death of a clown.
happy the clown was dying. in the rain by the side of the road lit a cigarette. joe wayne in a mist of stars was in charge of the circus, because bakunin was away with the chimp chasing folding dust.
wayne pulled his chair a little closer to the door of the trailer. the clown was lying on a golden cot that almost filled the space in front of the door, so there wasn't much room to get in or out or see the rockets.
the rain was washing the night air clean as a plate in mrs miller's boarding house.
"julie," mumbled the clown. "julie."
wayne flicked ashes out the door.
"julie - is julie there?"
"i don't know who julie is, happy. there's nobody named julie in the circus. and there's nobody here but me and you."
"that's just what i called her, it wasn't her real name. i don't think."
"oh. i see."
rockets across a single blue star in the waiting silence.
red sparks and orange ribbons.
"she was wonderful."
"but you didn't know her name."
"and she didn't know mine."
"just a girl you saw once?"
"i saw her all the time. they called her rockets and the star jumped up the rain across the highway. but they didn't know what they were talking about."
"give a dog a bad name and hang him," wayne agreed. "or give a bad hang a good girl and raindrops."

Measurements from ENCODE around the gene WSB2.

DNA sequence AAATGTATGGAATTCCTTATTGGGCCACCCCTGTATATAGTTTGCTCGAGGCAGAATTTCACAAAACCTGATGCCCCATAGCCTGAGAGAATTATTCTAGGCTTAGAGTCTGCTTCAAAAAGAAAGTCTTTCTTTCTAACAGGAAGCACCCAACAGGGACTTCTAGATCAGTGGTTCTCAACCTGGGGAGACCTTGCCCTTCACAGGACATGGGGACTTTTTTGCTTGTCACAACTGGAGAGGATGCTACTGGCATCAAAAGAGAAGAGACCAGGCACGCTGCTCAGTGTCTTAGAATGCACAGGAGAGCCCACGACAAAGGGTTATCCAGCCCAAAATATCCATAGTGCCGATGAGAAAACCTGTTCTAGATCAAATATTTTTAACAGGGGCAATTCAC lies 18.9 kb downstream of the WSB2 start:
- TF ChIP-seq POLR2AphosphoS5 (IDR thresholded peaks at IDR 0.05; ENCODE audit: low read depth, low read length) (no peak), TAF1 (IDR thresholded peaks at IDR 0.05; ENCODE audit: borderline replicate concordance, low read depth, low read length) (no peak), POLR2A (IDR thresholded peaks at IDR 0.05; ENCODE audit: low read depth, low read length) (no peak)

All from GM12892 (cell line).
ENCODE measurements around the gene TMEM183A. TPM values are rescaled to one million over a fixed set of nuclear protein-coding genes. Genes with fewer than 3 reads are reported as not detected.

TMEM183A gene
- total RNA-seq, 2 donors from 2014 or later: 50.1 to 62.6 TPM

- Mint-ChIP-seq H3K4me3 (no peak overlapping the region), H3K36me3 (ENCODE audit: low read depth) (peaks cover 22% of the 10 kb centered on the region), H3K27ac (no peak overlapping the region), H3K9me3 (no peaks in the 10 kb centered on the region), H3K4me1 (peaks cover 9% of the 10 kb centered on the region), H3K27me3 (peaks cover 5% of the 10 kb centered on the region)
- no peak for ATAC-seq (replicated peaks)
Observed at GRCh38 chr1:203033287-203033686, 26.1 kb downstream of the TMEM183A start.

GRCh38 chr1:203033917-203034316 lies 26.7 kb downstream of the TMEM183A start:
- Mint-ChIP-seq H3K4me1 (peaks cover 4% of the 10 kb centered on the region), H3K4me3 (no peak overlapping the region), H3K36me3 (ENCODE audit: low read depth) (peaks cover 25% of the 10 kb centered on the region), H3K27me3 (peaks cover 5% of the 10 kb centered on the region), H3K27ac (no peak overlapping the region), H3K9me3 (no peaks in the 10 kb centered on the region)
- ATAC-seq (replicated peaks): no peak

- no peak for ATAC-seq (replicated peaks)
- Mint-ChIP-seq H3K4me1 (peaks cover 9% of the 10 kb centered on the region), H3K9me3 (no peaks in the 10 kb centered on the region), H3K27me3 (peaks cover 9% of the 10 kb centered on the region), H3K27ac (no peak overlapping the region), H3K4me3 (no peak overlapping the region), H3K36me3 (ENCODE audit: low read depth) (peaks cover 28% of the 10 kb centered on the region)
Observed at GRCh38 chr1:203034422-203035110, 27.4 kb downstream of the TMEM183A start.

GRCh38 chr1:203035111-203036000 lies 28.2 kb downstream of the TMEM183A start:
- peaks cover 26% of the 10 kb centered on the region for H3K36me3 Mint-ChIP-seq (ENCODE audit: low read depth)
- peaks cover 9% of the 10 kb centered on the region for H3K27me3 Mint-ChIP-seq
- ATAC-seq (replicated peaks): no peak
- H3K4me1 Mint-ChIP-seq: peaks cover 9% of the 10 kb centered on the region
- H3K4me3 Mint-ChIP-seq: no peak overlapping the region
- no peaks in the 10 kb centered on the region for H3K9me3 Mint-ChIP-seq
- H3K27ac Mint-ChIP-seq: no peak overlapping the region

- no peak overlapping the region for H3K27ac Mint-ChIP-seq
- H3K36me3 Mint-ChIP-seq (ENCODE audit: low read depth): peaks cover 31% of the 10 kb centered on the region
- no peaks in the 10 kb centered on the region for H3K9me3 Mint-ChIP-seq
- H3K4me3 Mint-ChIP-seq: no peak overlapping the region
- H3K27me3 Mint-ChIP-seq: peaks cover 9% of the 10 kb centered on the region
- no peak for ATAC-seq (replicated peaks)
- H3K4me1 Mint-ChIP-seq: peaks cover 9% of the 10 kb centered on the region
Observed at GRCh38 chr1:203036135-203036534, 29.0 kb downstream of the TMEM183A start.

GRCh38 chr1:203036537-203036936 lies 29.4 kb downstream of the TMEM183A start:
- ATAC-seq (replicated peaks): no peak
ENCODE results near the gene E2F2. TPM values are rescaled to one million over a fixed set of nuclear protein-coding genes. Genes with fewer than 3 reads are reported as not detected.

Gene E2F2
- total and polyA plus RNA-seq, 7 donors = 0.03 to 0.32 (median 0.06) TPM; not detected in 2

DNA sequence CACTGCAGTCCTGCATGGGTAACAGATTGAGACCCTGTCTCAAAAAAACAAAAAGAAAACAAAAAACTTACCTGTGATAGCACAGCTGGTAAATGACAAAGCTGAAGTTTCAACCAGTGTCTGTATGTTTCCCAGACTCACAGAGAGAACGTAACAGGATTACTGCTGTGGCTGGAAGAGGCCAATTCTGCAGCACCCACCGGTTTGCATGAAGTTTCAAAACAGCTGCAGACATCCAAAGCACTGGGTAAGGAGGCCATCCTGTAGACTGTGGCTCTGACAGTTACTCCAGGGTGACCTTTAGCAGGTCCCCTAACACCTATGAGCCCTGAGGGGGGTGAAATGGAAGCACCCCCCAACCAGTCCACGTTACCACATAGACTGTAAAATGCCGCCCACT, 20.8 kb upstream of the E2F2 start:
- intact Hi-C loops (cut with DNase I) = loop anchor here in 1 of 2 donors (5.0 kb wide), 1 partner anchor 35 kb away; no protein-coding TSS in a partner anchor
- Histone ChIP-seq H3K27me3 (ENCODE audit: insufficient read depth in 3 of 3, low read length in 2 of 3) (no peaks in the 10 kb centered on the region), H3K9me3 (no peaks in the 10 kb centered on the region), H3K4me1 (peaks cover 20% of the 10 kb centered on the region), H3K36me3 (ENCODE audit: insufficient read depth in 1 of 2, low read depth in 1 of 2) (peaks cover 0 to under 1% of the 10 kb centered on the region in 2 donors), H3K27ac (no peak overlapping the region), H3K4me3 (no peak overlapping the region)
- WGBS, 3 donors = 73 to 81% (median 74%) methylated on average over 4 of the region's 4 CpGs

once upon a time there was a beautiful young princess
and then the wanderer came to a high hill
"relax, happy. look out the window. out the door. see the
stars. one of them is your star."
"they are all my stars."
"that's a good attitude."
a booming voice in the darkness in the mud. "wayne! wayne!"
wayne didn't answer. the voice kept calling, fading away and then coming closer. kropotkin, the chief roustabout, crossed the shaft of dim light from the trailer. wayne lit a new cigarette from his old one and snapped the old one out the door.
the clown fell sleep. his breathing was fading and misfiring across a gray and white rocket rainbow.
kropotkin watched wayne's glowing cigarette butt fall at his feet. he went over to the trailer.
raindrops bounced off his hat.
"where you been, wayne? the place is falling apart."
"i've been sitting here with happy. he's dying."
"it's real this time. he's had it."
xxxxxxxxx . at this point the manuscript was heavily x'd and blacked out. geraldine folded it to mark her spot and put it back in her bag. she took a sip of diet mountain dew and looked out the station window.
the bus was pulling in.